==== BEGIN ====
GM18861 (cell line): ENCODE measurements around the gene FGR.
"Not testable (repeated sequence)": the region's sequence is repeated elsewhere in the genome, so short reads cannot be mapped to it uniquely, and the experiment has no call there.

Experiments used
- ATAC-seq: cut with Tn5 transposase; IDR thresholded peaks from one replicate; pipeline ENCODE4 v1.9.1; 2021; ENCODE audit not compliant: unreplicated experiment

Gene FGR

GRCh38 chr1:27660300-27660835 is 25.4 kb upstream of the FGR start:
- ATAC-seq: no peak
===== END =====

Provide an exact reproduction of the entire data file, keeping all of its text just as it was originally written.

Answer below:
GM18861 (cell line): ENCODE measurements around the gene FGR.
"Not testable (repeated sequence)": the region's sequence is repeated elsewhere in the genome, so short reads cannot be mapped to it uniquely, and the experiment has no call there.

Experiments used
- ATAC-seq: cut with Tn5 transposase; IDR thresholded peaks from one replicate; pipeline ENCODE4 v1.9.1; 2021; ENCODE audit not compliant: unreplicated experiment

Gene FGR

GRCh38 chr1:27660300-27660835 is 25.4 kb upstream of the FGR start:
- ATAC-seq: no peak